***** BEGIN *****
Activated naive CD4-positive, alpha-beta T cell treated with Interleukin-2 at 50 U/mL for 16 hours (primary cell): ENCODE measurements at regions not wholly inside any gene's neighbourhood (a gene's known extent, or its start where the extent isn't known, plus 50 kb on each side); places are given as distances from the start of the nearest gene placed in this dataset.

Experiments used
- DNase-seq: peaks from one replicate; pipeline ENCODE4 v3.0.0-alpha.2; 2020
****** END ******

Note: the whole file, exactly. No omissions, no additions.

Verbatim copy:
Activated naive CD4-positive, alpha-beta T cell treated with Interleukin-2 at 50 U/mL for 16 hours (primary cell): ENCODE measurements at regions not wholly inside any gene's neighbourhood (a gene's known extent, or its start where the extent isn't known, plus 50 kb on each side); places are given as distances from the start of the nearest gene placed in this dataset.

Experiments used
- DNase-seq: peaks from one replicate; pipeline ENCODE4 v3.0.0-alpha.2; 2020